2. When the four men could not bring the paralytic direct to Jesus, they found out alternate means to reach Jesus. Let us not be discouraged by the hurdles we face in our spiritual and evangelical ministry.

3. Jesus did not express any discontent when the four men interrupted his sermon. He also did not criticize them for causing damage to the roof of the house. Instead, he volunteered to help the paralytic and appreciated their faith. Let us be patient when others disturb us with their need.

4. While the public considered the paralytic as a sinner and a person to be ignored, Jesus did not find fault with him. Instead, Jesus forgave the sins and redeemed him. Thus, he gained spiritual and physical healing. How are our attitudes towards ill and disabled?

5. Sin and guilt feeling are associated with some sickness and accidents. Let us also provide spiritual and emotional support to those who need them.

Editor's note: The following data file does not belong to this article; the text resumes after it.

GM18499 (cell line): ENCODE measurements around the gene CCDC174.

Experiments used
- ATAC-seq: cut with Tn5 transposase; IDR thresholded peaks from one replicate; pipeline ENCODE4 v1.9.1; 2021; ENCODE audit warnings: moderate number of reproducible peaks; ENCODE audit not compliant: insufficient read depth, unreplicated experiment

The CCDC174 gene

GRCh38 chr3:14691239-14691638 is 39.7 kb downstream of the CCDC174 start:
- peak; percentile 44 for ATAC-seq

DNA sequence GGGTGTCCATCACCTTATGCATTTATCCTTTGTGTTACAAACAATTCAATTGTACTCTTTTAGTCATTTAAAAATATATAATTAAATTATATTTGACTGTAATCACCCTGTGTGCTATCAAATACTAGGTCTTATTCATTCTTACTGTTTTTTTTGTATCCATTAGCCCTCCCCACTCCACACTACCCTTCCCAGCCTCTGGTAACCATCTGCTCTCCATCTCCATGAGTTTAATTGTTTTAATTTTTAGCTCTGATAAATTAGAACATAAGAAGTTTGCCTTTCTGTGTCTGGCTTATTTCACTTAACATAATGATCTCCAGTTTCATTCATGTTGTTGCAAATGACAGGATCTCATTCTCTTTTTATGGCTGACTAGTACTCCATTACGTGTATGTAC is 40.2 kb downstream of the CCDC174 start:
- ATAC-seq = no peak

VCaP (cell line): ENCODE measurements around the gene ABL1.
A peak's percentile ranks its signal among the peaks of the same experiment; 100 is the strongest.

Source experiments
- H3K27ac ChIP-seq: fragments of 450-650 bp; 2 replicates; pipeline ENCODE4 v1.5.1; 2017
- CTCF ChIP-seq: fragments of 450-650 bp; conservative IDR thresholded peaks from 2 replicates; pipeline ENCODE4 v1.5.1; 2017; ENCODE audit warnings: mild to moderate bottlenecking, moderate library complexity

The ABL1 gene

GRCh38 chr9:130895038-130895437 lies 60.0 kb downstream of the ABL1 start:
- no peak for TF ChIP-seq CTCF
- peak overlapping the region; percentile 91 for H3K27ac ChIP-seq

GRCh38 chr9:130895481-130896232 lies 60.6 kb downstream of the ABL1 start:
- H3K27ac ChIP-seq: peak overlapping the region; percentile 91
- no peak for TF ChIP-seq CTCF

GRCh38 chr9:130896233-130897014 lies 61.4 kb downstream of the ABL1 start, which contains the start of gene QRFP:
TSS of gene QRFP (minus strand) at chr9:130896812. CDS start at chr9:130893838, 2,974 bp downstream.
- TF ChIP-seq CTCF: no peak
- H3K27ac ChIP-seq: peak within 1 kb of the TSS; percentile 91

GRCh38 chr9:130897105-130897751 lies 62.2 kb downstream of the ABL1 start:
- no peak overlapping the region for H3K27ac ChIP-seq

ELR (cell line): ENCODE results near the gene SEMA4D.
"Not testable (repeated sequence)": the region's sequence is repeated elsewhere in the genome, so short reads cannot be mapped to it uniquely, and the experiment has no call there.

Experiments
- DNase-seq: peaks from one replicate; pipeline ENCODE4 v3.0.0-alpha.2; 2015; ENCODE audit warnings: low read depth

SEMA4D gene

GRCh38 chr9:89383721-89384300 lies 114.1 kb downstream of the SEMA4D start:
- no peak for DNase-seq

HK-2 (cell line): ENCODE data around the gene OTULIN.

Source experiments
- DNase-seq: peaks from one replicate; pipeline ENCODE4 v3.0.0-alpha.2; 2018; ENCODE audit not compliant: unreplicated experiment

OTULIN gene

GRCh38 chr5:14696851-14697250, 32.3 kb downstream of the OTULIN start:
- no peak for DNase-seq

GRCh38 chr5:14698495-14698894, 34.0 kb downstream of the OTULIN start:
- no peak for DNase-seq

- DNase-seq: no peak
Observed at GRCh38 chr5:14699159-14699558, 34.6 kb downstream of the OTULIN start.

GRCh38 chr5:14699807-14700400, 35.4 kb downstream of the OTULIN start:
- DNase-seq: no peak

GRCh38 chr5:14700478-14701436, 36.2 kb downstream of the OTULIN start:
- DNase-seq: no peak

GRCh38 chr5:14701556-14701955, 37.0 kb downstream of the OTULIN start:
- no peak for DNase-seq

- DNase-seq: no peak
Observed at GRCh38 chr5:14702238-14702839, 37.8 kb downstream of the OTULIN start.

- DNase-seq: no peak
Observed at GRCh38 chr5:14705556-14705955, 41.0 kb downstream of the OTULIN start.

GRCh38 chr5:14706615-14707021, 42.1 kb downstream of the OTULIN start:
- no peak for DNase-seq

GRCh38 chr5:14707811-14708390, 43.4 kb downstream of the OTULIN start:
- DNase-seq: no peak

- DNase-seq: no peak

6. While praying to God for our physical healing, let us also make use of the Sacrament of Reconciliation (confession) for spiritual healing. That will be a gateway for our holistic recovery.

7. Anointing of the sick is not limited to those who are dying. Let us remember the words of St. James, “Is anyone among you sick? He should summon the presbyters of the church, and they should pray over him and anoint [him] with oil in the name of the Lord, and the prayer of faith will save the sick person, and the Lord will raise him up. If he has committed any sins, he will be forgiven” (James 5:14-15).

8. Some people might come to the church not to listen to the word of God or worship. Like the scribes, they might look for fault with the celebrant or others. Similar to the crowd who were listening to Jesus and appreciating his wondrous deeds, let us listen to the Word of God and glorify God for what Jesus does for us and others. Negativity will produce negative and positivity positive results.